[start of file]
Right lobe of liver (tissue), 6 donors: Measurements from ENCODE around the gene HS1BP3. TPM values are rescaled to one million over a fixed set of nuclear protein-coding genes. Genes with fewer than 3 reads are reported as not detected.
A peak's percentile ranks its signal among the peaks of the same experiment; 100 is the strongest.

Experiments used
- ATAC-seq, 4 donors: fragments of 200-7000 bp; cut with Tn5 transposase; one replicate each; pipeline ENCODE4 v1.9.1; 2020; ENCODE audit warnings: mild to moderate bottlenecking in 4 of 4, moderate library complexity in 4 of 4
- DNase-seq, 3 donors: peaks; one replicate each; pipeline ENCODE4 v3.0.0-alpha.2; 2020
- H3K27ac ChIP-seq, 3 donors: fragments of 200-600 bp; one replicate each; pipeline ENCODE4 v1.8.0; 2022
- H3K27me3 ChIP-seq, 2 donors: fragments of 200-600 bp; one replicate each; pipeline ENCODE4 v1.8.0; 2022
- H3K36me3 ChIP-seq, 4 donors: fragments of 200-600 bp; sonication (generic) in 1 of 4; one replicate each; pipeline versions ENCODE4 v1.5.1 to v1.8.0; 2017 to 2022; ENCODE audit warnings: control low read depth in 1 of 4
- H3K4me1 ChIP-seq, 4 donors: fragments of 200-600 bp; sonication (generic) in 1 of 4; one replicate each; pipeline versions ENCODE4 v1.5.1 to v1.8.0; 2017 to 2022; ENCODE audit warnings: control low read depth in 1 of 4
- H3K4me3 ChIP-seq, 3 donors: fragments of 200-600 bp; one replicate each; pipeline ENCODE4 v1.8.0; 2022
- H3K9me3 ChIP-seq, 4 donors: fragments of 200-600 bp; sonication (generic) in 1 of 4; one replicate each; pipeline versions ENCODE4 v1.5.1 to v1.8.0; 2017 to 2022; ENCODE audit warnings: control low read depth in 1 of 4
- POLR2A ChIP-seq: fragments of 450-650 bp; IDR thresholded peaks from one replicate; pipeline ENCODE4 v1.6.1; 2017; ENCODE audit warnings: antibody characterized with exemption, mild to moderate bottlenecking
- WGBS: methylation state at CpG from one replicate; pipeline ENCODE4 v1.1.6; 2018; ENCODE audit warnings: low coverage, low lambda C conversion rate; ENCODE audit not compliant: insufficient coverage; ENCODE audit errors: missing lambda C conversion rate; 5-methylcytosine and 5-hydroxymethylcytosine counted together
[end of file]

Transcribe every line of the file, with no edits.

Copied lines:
Right lobe of liver (tissue), 6 donors: Measurements from ENCODE around the gene HS1BP3. TPM values are rescaled to one million over a fixed set of nuclear protein-coding genes. Genes with fewer than 3 reads are reported as not detected.
A peak's percentile ranks its signal among the peaks of the same experiment; 100 is the strongest.

Experiments used
- ATAC-seq, 4 donors: fragments of 200-7000 bp; cut with Tn5 transposase; one replicate each; pipeline ENCODE4 v1.9.1; 2020; ENCODE audit warnings: mild to moderate bottlenecking in 4 of 4, moderate library complexity in 4 of 4
- DNase-seq, 3 donors: peaks; one replicate each; pipeline ENCODE4 v3.0.0-alpha.2; 2020
- H3K27ac ChIP-seq, 3 donors: fragments of 200-600 bp; one replicate each; pipeline ENCODE4 v1.8.0; 2022
- H3K27me3 ChIP-seq, 2 donors: fragments of 200-600 bp; one replicate each; pipeline ENCODE4 v1.8.0; 2022
- H3K36me3 ChIP-seq, 4 donors: fragments of 200-600 bp; sonication (generic) in 1 of 4; one replicate each; pipeline versions ENCODE4 v1.5.1 to v1.8.0; 2017 to 2022; ENCODE audit warnings: control low read depth in 1 of 4
- H3K4me1 ChIP-seq, 4 donors: fragments of 200-600 bp; sonication (generic) in 1 of 4; one replicate each; pipeline versions ENCODE4 v1.5.1 to v1.8.0; 2017 to 2022; ENCODE audit warnings: control low read depth in 1 of 4
- H3K4me3 ChIP-seq, 3 donors: fragments of 200-600 bp; one replicate each; pipeline ENCODE4 v1.8.0; 2022
- H3K9me3 ChIP-seq, 4 donors: fragments of 200-600 bp; sonication (generic) in 1 of 4; one replicate each; pipeline versions ENCODE4 v1.5.1 to v1.8.0; 2017 to 2022; ENCODE audit warnings: control low read depth in 1 of 4
- POLR2A ChIP-seq: fragments of 450-650 bp; IDR thresholded peaks from one replicate; pipeline ENCODE4 v1.6.1; 2017; ENCODE audit warnings: antibody characterized with exemption, mild to moderate bottlenecking
- WGBS: methylation state at CpG from one replicate; pipeline ENCODE4 v1.1.6; 2018; ENCODE audit warnings: low coverage, low lambda C conversion rate; ENCODE audit not compliant: insufficient coverage; ENCODE audit errors: missing lambda C conversion rate; 5-methylcytosine and 5-hydroxymethylcytosine counted together